In the Spotlight

Oregon's Willamette Valley shines in the great 2015 vintage

Excerpted from the March 31, 2018, issue

The Willamette Valley is Oregon’s hotbed of Pinot Noir. The region is making some of its most impressive wines ever, and there’s heightened excitement and energy thanks to a wave of new players on the scene. A string of outstanding vintages from 2014 through 2016 has further intensified the buzz. Uncharacteristically for Oregon, Mother Nature has cooperated three years in a row, with storms and cool conditions holding off until after harvesttime.

The 2014 and 2015 vintages were both hot years overall, but with enough pockets of cool and clouds to stretch out the hang time and allow the grapes to ripen to full maturity. The two vintages are alike in many ways, not only featuring the structure and balanced acidity for which Oregon is known, but also showing more of the ripe character and plump texture found in California Pinots. Ultimately, the 2014s are more polished and opulent than the ’15s, but it’s a close race. The 2016 season, by comparison, was longer than the two previous, and early indications point to a bit more restraint and elegance in the wines.

Since our last report on the region (“Oregon’s Vintage Trifeca,” March 31, 2017), I’ve tasted more than 550 wines, the majority of them from Willamette Valley, and the bulk of those comprising its star grape, Pinot Noir. The rest are mainly Chardonnay and Pinot Gris, the state’s leading whites. (A free alphabetical list of scores and prices for all wines tasted is available.)

The impressive quality of the 2015 vintage, now dominating retail shelves, is on full display this year, with more than 60 percent of the 2015 Pinots receiving outstanding ratings of 90 points or higher on Wine Spectator’s 100-point scale. Overall, I give the vintage a 95-point rating for Willamette Valley. I’ve yet to taste enough 2016 Pinots to give the younger vintage a definitive score, but I peg it preliminarily at 90 to 93 points.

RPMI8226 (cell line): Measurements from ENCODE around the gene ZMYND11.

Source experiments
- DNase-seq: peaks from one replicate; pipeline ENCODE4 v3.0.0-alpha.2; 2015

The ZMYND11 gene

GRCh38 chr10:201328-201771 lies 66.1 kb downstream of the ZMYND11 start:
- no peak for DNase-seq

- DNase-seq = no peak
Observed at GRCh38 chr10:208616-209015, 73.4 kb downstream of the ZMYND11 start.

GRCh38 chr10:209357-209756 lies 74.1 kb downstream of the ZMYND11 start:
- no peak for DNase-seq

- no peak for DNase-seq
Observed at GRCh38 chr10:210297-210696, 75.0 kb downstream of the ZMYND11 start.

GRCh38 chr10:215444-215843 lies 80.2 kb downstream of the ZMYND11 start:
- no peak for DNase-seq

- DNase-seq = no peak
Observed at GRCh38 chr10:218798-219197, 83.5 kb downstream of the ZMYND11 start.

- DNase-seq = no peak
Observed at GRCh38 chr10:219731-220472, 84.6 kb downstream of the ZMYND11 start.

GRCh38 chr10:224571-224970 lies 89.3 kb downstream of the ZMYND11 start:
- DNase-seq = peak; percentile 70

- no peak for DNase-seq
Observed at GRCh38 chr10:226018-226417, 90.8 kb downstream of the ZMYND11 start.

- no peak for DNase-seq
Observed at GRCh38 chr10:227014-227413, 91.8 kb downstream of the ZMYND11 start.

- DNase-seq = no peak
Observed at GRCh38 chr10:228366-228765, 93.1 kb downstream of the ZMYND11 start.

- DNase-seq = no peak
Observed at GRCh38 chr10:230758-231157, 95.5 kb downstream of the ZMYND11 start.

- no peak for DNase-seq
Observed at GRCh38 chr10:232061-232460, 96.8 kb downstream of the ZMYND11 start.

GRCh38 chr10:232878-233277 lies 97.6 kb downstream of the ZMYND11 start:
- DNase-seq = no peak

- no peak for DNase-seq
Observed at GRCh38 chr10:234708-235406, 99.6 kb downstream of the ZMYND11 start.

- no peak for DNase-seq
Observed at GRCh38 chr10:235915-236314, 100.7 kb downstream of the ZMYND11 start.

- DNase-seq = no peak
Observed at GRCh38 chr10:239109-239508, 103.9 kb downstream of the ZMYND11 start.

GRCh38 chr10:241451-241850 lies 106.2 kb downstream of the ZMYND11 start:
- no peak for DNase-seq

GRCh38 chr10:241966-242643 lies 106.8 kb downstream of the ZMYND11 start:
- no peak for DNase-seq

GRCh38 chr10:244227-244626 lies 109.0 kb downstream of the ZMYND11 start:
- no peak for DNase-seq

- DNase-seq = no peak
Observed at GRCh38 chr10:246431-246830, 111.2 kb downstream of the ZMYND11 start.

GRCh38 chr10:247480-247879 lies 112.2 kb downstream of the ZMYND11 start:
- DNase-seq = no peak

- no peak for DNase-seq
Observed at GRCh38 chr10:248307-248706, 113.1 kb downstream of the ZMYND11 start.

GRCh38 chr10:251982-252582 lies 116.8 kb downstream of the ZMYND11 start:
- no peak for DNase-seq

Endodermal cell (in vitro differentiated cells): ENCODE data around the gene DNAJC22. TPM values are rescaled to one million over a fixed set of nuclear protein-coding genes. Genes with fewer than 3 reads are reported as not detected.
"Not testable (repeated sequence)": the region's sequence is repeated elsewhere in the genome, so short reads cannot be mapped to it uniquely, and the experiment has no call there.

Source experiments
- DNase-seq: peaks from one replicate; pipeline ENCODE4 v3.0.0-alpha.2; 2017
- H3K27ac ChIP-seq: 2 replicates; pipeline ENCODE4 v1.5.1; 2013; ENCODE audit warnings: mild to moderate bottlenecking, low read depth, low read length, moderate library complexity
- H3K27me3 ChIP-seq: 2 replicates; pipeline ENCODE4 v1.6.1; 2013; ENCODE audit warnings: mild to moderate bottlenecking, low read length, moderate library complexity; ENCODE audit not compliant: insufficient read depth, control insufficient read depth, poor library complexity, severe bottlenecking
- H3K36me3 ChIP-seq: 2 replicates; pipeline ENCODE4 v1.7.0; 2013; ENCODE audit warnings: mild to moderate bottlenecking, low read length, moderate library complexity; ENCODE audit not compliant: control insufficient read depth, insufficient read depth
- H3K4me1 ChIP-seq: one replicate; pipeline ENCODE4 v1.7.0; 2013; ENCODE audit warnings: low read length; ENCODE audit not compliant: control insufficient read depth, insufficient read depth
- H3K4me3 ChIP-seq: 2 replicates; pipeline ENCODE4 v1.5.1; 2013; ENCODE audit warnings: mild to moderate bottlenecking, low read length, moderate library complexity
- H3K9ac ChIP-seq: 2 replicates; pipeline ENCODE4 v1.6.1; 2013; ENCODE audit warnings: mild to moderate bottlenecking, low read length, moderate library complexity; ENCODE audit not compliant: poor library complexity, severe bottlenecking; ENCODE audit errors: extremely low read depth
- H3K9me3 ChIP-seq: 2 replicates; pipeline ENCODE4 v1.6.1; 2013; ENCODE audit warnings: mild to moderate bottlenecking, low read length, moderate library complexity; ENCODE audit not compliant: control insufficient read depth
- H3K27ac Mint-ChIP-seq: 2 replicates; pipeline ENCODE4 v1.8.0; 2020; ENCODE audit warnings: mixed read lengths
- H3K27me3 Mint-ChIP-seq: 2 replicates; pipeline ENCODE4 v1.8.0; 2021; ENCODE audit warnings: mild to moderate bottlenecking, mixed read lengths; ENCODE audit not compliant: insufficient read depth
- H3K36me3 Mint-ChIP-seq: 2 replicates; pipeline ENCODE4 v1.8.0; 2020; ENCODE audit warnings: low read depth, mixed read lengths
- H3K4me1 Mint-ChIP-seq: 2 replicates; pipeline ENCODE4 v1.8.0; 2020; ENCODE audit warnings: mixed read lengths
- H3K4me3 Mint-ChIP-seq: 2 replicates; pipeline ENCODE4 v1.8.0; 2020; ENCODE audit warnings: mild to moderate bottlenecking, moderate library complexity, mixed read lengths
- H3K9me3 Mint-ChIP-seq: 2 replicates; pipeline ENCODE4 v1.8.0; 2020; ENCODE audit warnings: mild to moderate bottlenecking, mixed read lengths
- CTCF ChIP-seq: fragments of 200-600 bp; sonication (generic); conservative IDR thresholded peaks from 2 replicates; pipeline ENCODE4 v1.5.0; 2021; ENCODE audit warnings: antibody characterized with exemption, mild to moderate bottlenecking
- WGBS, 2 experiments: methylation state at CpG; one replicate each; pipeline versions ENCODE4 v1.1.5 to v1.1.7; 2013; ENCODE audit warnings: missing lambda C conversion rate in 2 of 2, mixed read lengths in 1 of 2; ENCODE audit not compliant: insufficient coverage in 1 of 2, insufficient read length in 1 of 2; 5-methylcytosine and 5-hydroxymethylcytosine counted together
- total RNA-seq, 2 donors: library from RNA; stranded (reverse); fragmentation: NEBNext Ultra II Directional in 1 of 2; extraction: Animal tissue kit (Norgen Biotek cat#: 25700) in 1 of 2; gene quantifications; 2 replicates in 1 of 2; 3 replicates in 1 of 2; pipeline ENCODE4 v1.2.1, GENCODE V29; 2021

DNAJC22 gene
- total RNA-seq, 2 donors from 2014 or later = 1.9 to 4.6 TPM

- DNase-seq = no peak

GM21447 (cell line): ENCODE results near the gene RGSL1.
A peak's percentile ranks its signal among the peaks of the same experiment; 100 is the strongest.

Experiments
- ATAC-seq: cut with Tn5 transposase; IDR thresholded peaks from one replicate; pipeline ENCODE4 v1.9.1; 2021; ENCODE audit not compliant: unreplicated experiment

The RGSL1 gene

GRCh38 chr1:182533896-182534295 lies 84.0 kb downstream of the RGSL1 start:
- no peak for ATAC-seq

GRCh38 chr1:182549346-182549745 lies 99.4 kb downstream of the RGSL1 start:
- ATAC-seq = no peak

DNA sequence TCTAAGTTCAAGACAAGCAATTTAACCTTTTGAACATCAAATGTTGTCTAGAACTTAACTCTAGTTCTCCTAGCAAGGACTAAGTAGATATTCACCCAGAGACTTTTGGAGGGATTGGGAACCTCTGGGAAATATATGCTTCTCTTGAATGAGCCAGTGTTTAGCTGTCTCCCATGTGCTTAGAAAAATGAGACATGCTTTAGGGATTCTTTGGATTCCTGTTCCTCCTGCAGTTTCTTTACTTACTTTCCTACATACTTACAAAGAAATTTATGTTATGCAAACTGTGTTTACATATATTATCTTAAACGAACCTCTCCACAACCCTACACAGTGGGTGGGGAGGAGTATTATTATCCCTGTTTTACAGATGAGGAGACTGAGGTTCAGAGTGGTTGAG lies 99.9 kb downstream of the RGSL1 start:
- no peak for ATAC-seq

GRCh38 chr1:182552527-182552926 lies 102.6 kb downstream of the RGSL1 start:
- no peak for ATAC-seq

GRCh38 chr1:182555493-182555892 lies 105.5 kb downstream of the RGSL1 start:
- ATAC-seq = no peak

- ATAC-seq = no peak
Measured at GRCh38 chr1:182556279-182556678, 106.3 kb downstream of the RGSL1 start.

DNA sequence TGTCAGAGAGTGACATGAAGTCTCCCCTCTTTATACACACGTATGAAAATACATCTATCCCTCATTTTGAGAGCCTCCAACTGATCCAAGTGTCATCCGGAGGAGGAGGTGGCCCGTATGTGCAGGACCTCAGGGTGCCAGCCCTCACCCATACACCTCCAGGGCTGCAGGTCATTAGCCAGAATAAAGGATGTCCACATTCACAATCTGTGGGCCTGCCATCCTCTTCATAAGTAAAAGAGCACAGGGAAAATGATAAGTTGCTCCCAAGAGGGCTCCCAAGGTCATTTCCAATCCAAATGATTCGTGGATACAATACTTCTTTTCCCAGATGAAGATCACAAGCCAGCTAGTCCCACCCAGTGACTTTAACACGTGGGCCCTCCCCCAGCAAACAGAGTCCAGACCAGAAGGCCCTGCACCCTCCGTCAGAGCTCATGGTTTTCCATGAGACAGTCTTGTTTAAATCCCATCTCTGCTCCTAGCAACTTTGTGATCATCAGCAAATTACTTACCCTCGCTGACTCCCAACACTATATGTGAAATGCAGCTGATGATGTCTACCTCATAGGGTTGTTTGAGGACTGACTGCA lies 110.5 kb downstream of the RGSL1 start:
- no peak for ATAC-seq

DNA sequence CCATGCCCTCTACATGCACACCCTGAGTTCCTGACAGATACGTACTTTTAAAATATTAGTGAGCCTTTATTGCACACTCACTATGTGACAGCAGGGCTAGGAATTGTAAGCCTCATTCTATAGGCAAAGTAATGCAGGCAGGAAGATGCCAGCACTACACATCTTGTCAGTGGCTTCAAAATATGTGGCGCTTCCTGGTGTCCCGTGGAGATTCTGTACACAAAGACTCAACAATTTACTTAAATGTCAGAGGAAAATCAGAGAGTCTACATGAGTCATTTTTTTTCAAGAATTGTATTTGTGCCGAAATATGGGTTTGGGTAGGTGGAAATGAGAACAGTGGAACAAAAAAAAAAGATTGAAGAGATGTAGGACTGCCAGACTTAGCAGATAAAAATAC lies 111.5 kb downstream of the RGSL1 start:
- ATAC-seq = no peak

The 2015 growing season started with budbreak in March, two or three weeks earlier than usual, and sunny weather prevailed throughout spring, allowing for a good bloom and grape set. Summer was hot. Growers were concerned when rain arrived at the end of August, but it simply refreshed the vines and the drought-ridden soil. September weather was some of the coolest on record.

“2015 was one of the warmest [years] in our industry’s history,” says winemaker Ken Wright. “Our only—and best—approach was to leave as much crop as was reasonable to increase the work the plant was required to perform so that maturity was delayed, hang time was increased and complexity was preserved.”

Summer heat shut down the vines, according to Lavinea winemaker Isabelle Meunier. That halted ripening and helped the grapes weather the rain. “That cool September,” adds Big Table Farm winemaker Brian Marcy, “gave us the opportunity to make picking decisions that allowed us to make the wines we wanted to make rather than were forced to make.”

“The 2015s have the tension and restraint that we want, but also the big and bold fruit,” says Drew Voit, winemaker at Harper Voit and Eminent Domaine. “It kind of splits the difference.”

At the time of publication, the top-scoring Pinot Noirs in 2015 came from Mike Etzel and his team at Beaux Frères. Harvested from the winery’s 24-acre estate vineyard, the Beaux Frères Pinot Noir Ribbon Ridge The Beaux Frères Vineyard 2015 (95 points, $95) has impressive presence and polish, with a multilayered core wrapped in rich, expressive blueberry and cherry flavors and accented by savory spice and espresso details. The Beaux Frères Pinot Noir Ribbon Ridge The Upper Terrace 2015 (95, $110) hails from the estate’s highest vineyard section, first planted in 2000. It’s a dynamic wine, with beguiling rose petal and violet aromas, accented by dark plum and blueberry notes and espresso and smoky spice details.

No mention of the 2015 Oregon Pinots can pass without a nod to winemaker Patricia “Patty” Green, who died in an accident in November 2017, just as she was making some of the best wines of her career. The Patricia Green Pinot Noir Ribbon Ridge Etzel Block 2015 (94, $60) is a fine example: It’s an alluring red with a structured core and rich notes of raspberry, rose petal, dark tea and sandalwood that glide toward the polished finish.

When it comes to value, vintages seldom get better for Oregon than 2015. Not only was quality good overall, it was a big crop, allowing high-volume producers to make moderately priced wines.

Senior editor Tim Fish is Wine Spectator’s lead taster on the wines of Oregon.

For the complete Oregon Pinot Noir tasting report, including scores and prices, read the full article, “In the Spotlight,” in our online magazine archives.